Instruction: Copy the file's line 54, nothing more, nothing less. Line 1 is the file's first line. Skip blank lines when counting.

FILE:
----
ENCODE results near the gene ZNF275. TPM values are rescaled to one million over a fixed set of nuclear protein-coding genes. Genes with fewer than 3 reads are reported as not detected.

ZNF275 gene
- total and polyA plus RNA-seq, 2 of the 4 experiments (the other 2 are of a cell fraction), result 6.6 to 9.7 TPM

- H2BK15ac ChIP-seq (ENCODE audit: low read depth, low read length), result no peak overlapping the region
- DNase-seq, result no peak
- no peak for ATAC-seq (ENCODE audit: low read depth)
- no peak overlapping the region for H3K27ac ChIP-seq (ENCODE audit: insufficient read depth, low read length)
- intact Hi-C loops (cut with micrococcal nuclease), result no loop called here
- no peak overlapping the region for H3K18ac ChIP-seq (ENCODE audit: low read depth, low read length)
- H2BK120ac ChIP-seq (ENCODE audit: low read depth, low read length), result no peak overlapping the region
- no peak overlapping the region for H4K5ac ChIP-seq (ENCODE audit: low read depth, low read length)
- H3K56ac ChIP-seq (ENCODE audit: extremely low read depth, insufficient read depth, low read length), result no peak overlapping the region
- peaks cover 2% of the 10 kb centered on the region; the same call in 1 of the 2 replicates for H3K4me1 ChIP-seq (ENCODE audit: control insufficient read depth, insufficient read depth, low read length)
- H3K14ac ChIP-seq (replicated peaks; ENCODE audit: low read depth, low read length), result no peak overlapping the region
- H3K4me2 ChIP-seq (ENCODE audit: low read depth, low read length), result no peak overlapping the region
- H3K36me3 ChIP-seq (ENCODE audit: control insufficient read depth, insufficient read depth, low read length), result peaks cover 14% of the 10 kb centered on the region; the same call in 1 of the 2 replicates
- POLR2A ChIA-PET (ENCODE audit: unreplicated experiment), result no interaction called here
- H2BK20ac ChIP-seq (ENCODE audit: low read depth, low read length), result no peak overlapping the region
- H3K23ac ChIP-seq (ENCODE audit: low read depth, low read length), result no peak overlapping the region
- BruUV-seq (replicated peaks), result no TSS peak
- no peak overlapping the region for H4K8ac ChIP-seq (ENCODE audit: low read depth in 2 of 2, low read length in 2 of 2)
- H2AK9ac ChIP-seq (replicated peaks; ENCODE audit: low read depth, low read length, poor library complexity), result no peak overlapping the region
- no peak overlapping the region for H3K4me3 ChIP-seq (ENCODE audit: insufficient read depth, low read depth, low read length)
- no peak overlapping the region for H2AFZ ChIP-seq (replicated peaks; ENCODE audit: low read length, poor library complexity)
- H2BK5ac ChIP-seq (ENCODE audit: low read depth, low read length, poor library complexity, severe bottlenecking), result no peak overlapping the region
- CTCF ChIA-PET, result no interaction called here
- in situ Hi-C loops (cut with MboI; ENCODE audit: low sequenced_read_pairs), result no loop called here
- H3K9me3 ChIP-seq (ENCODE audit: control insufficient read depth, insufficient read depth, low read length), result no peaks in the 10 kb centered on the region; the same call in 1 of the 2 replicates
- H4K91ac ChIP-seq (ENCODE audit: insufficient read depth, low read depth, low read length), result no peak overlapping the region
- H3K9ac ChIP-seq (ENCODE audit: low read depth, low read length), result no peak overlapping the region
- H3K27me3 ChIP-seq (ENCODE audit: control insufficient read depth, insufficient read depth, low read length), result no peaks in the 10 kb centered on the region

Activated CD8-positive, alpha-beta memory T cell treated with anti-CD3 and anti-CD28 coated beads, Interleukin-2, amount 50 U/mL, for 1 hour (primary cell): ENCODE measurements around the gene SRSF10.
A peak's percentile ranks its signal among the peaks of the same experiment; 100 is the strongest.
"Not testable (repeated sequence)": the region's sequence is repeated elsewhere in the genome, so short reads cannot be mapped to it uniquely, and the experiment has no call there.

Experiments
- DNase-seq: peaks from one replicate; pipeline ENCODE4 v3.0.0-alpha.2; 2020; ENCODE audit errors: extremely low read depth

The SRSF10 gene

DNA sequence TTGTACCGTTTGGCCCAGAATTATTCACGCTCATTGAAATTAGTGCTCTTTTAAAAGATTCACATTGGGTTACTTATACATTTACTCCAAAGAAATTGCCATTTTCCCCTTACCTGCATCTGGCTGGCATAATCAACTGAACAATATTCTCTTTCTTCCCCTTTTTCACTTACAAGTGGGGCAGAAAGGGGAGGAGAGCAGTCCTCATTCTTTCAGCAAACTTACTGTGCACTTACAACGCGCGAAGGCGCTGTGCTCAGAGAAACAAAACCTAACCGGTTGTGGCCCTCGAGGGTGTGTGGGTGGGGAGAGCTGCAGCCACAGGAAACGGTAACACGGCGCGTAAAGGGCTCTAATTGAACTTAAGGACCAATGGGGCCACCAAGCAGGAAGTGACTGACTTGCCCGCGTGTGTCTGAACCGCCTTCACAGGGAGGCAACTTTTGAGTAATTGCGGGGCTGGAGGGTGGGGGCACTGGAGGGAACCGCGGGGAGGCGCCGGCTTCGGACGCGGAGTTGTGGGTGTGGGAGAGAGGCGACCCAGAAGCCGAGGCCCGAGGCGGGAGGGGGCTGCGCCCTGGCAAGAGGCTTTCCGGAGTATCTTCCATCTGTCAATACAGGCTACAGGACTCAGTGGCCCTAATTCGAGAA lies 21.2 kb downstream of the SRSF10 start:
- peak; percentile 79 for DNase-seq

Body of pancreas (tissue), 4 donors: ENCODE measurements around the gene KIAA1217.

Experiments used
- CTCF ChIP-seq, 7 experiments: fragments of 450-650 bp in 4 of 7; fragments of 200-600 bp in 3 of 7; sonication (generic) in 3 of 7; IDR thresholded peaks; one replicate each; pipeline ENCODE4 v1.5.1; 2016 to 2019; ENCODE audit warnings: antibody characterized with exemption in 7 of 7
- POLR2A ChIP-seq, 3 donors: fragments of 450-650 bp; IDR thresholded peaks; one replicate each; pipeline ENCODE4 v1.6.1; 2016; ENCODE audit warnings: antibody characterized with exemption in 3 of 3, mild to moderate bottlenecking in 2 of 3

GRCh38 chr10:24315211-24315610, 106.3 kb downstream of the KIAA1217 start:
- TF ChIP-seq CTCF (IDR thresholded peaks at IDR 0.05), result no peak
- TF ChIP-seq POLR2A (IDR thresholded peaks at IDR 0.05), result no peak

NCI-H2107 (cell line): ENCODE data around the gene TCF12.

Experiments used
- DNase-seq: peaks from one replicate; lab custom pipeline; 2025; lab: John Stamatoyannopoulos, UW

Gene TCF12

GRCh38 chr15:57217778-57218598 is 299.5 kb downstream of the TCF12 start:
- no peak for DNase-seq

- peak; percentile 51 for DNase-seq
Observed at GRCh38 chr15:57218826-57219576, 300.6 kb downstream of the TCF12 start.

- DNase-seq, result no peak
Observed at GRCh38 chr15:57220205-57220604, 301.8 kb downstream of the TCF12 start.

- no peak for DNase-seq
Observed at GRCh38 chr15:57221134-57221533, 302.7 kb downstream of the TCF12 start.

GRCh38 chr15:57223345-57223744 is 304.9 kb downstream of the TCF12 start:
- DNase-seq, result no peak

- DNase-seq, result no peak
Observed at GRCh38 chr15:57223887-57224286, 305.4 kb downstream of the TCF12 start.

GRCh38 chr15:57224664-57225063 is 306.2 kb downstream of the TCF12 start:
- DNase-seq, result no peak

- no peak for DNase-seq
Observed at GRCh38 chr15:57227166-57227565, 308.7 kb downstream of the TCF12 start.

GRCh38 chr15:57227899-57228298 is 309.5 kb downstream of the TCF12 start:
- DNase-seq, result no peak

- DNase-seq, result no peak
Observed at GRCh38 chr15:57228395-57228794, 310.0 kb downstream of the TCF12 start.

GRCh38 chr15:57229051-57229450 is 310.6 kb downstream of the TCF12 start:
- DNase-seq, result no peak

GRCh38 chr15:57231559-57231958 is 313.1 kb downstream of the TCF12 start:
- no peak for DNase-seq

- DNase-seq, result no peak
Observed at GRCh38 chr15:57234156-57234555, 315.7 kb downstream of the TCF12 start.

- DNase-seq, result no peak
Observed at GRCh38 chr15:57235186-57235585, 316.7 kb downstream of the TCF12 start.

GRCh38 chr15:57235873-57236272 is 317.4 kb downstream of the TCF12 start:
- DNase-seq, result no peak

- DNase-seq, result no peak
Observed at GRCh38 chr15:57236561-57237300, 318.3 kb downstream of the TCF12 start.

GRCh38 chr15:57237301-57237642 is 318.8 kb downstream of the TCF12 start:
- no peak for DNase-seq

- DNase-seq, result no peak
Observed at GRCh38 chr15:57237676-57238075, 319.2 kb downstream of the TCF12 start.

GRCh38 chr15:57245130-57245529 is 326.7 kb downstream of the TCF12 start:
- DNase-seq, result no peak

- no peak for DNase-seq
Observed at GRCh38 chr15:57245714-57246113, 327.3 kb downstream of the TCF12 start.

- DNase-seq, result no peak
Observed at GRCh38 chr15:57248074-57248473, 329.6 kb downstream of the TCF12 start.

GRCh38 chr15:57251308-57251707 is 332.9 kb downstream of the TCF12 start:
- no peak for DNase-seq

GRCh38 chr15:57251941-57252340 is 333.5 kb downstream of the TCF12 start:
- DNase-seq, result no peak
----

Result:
Observed at GRCh38 chr15:57218826-57219576, 300.6 kb downstream of the TCF12 start.